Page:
As thousands descended on Washington today to celebrate the 50th anniversary of the historic civil-rights march, schools across the country are infusing the lessons of that movement— and the epic speech by Dr. Martin Luther King Jr.—into their classrooms.
The March on Washington culminated with a 26-minute speech on the steps of the Lincoln Memorial by President Barack Obama—who made history in his own right—and who has made education a key part of his domestic policy agenda.
In reflection, he said, “Because they marched, doors of opportunity and education swung open so their daughters and sons could finally imagine a life for themselves beyond washing somebody else’s laundry or shining somebody else’s shoes.”
Obama used education as a common thread through this lofty, sweeping speech that touched on the broad themes of economic and social opportunity.
He urged Americans to find the same courage those who marched 50 years ago did.
“With that courage, we can stand together for the right of every child, from the corners of Anacostia to the hills of Appalachia, to get an education that stirs the mind and captures the spirit and prepares them for the world that awaits them.”
And, he emphasized that there are those who march—in the figurative sense—as part of an everyday struggle to improve opportunities.
“That tireless teacher who gets to class early and stays late and dips into her own pocket to buy supplies...she’s marching,” he said.
Yesterday, U.S. Secretary of Education Arne Duncan talked about the role of education in the current civil-rights agenda, declaring that integration alone does not lead to a world-class education.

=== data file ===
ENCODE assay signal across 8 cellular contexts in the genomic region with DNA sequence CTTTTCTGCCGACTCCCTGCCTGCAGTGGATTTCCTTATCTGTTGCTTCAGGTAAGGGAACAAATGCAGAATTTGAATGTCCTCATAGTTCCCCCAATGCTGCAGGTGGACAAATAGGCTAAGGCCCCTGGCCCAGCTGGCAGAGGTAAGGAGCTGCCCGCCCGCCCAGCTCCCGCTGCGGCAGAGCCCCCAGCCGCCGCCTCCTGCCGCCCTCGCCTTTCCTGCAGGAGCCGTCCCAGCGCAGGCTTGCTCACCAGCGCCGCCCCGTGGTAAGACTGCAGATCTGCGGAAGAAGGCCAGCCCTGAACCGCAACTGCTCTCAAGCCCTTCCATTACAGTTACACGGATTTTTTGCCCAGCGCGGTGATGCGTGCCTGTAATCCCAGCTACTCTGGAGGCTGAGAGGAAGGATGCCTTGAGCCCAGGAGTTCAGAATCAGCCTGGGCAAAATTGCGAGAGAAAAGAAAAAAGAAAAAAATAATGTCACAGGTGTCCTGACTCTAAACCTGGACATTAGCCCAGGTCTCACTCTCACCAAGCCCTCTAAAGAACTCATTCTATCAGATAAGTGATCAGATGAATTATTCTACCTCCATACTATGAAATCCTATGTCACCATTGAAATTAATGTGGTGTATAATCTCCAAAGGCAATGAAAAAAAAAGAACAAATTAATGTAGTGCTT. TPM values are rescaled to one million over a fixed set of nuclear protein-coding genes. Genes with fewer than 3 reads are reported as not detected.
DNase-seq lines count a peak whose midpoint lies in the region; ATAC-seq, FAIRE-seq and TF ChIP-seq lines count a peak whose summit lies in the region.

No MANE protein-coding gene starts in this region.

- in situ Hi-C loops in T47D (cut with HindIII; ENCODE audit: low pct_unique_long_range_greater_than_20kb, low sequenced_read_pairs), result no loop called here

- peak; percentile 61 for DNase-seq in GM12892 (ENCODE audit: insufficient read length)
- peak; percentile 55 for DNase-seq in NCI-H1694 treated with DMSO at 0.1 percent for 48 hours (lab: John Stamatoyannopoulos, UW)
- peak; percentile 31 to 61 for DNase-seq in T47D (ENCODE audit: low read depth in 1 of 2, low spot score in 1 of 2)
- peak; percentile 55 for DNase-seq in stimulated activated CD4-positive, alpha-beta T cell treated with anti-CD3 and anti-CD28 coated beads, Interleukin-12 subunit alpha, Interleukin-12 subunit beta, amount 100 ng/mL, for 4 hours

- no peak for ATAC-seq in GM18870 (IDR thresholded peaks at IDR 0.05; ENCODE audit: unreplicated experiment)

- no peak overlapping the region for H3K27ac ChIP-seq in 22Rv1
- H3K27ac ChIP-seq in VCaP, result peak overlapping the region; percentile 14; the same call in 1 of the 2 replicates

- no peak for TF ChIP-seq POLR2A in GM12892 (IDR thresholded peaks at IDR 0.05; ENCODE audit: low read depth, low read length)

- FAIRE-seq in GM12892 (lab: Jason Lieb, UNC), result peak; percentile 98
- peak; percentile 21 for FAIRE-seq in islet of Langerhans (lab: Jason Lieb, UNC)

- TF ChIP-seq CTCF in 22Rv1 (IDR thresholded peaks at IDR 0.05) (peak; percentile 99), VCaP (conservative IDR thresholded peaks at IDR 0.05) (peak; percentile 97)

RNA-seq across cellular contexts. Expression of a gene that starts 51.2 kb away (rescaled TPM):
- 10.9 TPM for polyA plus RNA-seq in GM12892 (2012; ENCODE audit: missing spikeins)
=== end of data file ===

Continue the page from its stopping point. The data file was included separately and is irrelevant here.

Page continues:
Here’s a sampling, via Twitter, of how teachers are teaching the civil-rights movement today:
@PoliticsK12 @educationweek Martin Luther ditched his speech written for him at last minute and went with his own. #courage
— kelly clarke (@kclarkeccds) August 28, 2013
@PoliticsK12 @educationweek .@BadassTeachersA I plan on telling students that real people were behind the civil rights act, not corporations
— ctbadassteachers (@ctbadassteacher) August 28, 2013
.@PoliticsK12 @educationweek ask them to think about what they would march for today. #ed #marchonwashington
— Andrew Serrano (@andrewserrano52) August 28, 2013
@PoliticsK12 I teach HS and we will be talking about students experiences and how they can make the future better.
— katherineislay (@katherineislay) August 27, 2013
@PoliticsK12 we are encouraging teachers to use it as a learning opp for civic literacy and problemsolving //t.co/wDkdu6UkIY
— GenerationNation (@GenNation) August 27, 2013
@PoliticsK12 planning on reflecting on the cycle of history, the pace of progress, and asking if Dr. Kings dream is fulfilled
— Kayleigh Durkin (@kilodelta86) August 27, 2013
President Barack Obama, first lady Michelle Obama along with former Presidents Jimmy Carter (rear left) and Bill Clinton (rear, right) attend the “Let Freedom” ceremony to commemorate the 50th anniversary of the March on Washington for Jobs and Freedom at the Lincoln Memorial on the National Mall Wednesday in Washington.
--Olivier Douliery/Abaca Press/MCT